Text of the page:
Student Spotlight: How Nathan is using Seelio in his job search
The other week we got an email from Seelion student Nathan Ritter with the subject line “Employer Feedback on my Portfolio”. Inside was this quote from an employer who reviewed Nathan’s Seelio:
“You have by far the most useful and well laid-out portfolio among all the responses we’ve received, and we’ve received a lot…”
We were thrilled and couldn’t wait to talk more with Nathan– a recent graduate from Northwestern Engineering’s Segal Design Institute– about how he has been using Seelio in his job search. Read more about his experience and see his advice below.
1. Why did you decide to create a portfolio on Seelio in addition to your personal website?
Seelio provided me with a platform with just the right amount of rigidity, where I could express myself through content choices, but it has been a lot easier to maintain than going into the source code of my website. It’s a lot less frustrating for me.
2. How have you used your Seelio in your job search?
I send a link to my Seelio portfolio with every application I submit. Almost every job I apply for asks for a portfolio, but even if they don’t, I send it along to share examples of my work. I have also used it as a talking piece during interviews, showing interviewers the visuals, while I discuss what I did on the project.
3. How have employers responded to your portfolio?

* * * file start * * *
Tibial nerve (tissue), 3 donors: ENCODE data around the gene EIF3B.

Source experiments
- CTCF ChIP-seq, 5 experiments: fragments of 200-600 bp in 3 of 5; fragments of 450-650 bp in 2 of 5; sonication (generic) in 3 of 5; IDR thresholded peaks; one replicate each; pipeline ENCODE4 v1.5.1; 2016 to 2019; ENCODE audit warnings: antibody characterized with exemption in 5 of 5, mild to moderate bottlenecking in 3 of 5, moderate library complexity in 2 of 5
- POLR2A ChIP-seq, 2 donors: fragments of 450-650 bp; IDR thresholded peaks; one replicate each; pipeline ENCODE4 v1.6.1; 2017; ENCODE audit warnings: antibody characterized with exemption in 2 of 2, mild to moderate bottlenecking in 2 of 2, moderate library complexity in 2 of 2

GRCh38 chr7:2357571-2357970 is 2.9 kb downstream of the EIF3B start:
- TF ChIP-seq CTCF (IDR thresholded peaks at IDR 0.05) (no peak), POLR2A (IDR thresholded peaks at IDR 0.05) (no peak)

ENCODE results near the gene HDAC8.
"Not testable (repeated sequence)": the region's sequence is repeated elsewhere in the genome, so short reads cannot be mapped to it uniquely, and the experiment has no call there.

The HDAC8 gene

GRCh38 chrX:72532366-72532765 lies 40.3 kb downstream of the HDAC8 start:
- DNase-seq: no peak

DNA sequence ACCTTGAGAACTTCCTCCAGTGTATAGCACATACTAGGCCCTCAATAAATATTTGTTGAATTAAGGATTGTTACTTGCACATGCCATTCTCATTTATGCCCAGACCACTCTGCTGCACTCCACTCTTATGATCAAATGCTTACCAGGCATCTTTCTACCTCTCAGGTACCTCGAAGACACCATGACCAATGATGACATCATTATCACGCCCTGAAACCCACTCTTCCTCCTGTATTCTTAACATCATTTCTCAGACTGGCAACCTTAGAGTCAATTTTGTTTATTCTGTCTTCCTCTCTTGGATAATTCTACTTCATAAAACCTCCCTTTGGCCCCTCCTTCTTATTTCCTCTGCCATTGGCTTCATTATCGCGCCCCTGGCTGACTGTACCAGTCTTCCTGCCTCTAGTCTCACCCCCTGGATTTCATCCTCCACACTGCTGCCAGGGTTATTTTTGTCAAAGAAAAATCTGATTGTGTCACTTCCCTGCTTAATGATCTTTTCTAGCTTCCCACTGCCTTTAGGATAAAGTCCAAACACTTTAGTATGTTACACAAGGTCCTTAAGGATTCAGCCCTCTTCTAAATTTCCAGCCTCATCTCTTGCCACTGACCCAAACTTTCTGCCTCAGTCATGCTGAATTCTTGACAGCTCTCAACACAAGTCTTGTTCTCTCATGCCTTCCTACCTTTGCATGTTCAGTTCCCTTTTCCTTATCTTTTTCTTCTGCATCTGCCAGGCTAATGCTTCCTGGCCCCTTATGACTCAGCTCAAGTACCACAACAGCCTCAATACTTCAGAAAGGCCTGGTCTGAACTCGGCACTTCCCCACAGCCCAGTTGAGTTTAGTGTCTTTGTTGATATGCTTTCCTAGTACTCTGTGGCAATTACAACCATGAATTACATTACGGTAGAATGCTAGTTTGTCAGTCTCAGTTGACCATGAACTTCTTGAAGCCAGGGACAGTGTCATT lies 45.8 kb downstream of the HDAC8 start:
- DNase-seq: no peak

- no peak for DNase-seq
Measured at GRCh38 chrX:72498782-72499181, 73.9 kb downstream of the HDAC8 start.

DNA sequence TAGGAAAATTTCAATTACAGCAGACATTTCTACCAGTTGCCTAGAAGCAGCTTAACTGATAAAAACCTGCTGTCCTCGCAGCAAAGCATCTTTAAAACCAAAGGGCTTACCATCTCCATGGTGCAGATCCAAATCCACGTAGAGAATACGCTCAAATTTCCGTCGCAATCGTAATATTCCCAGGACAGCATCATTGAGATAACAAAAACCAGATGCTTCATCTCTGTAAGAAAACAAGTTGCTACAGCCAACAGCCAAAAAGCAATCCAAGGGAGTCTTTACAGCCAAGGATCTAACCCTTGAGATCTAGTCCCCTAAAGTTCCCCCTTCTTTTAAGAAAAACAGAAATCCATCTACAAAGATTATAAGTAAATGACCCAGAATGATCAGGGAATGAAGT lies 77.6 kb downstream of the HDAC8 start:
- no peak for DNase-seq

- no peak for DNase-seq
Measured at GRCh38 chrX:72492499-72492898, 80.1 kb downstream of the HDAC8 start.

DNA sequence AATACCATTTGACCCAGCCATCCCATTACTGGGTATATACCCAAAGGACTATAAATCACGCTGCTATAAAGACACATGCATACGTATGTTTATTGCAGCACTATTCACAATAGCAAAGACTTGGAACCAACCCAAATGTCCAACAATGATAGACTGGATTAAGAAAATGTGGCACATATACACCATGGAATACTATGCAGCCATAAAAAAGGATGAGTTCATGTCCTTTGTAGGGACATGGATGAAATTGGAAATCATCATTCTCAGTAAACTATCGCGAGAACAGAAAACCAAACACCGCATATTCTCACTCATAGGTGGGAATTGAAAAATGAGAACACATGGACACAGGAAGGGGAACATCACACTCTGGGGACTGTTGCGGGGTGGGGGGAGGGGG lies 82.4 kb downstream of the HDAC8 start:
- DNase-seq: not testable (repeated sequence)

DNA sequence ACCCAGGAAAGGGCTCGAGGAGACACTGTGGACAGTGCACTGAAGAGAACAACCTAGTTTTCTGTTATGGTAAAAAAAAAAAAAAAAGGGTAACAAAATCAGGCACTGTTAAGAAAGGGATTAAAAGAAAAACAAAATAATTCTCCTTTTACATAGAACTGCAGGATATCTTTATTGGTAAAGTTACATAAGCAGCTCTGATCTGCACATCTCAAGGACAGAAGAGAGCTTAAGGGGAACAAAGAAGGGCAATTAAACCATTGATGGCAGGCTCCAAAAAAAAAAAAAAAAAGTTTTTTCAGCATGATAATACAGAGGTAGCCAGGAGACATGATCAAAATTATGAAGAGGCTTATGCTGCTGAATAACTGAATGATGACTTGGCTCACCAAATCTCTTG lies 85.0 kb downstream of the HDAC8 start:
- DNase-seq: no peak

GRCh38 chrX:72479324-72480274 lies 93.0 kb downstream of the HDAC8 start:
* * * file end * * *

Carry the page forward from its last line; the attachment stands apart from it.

I haven’t had many direct responses about the portfolio: most employers are more interested in the content than how it’s shared, but the specific things I have heard have been positive, especially the tidbit I shared with Moses above. For that employer, it turned out that my focus wasn’t quite what they were looking for but I was glad to find that out sooner rather than later.
4. What tips do you have for other students who might want to use a portfolio in their job search?
Hmm, you guys are the experts and have some really great advice written already, so maybe the first thing is to browse the Seelio blog’s Tips section. Then:
- Put more projects up than you think you should. You’ll never know what an employer will get interested in, and the “featured” projects will get the attention of those who don’t want to dig through 15 projects.
- Have someone else read over your copy, especially someone from outside of your ‘bubble’. Get their feedback, particularly on making sure you’re specific and not jargony. That’s been a key focus of my revisions.
- And have a story that you can tell by walking through your portfolio, or a subset of it. Show growth (that means showing stuff that wasn’t as good, too), and be prepared with that story before your interview.
A big thanks to Nathan for the great advice and for being a part of the Seelio community! Have your own advice about using a portfolio in the job search? Share it with us at email@example.com.